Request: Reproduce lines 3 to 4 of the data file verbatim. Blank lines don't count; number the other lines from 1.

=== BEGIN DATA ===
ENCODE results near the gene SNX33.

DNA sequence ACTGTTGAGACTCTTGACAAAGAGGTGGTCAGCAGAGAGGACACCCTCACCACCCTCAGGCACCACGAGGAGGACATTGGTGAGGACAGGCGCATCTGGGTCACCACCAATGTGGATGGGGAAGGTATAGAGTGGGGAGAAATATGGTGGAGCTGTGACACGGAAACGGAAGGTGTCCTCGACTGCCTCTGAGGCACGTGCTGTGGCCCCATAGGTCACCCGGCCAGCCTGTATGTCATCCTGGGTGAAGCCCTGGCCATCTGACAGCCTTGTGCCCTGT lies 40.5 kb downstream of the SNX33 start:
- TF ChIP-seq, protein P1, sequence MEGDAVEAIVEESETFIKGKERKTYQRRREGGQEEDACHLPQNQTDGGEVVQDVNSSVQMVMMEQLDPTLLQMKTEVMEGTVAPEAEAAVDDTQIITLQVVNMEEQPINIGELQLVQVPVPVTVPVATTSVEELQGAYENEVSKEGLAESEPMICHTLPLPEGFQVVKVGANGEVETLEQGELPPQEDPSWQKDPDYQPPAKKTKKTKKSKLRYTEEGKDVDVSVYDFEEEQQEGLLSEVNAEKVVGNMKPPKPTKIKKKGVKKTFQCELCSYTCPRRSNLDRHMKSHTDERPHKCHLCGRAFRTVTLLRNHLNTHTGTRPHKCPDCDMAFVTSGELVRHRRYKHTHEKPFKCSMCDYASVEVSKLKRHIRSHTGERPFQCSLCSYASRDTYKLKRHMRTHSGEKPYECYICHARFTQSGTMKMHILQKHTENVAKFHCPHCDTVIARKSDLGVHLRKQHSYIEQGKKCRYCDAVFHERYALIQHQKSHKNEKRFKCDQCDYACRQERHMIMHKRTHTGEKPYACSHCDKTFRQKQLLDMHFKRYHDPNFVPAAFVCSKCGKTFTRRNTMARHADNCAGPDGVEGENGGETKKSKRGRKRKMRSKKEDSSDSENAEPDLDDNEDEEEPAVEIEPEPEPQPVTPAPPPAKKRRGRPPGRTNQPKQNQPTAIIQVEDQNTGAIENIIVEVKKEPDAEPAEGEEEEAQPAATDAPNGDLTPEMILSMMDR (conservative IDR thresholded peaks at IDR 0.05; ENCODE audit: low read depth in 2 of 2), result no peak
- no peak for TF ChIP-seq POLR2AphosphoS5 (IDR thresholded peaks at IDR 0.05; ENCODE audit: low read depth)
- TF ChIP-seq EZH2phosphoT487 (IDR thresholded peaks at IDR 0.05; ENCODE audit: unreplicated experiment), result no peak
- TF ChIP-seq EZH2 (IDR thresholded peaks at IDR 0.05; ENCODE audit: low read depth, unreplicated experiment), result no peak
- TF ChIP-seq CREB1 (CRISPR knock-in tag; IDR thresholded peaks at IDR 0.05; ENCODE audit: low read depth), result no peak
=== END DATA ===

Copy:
- TF ChIP-seq, protein P1, sequence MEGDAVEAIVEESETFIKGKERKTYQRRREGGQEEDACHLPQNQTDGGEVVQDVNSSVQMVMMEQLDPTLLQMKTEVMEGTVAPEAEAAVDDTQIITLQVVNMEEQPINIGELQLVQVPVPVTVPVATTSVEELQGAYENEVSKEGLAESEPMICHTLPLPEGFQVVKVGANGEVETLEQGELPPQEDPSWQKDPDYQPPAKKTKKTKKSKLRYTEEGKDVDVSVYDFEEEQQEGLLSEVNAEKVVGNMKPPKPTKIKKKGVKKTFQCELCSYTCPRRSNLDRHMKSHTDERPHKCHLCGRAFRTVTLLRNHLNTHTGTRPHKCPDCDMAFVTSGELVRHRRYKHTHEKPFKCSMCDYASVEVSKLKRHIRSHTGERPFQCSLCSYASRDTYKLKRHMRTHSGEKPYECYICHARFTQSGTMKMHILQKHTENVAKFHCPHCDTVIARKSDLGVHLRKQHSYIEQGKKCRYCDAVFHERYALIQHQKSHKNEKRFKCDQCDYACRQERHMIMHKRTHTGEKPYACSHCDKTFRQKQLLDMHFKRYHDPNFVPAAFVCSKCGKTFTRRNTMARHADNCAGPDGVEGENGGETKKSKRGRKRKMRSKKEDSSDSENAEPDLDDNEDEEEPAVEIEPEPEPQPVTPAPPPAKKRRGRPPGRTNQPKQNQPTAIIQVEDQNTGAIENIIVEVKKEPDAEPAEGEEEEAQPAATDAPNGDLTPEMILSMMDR (conservative IDR thresholded peaks at IDR 0.05; ENCODE audit: low read depth in 2 of 2), result no peak
- no peak for TF ChIP-seq POLR2AphosphoS5 (IDR thresholded peaks at IDR 0.05; ENCODE audit: low read depth)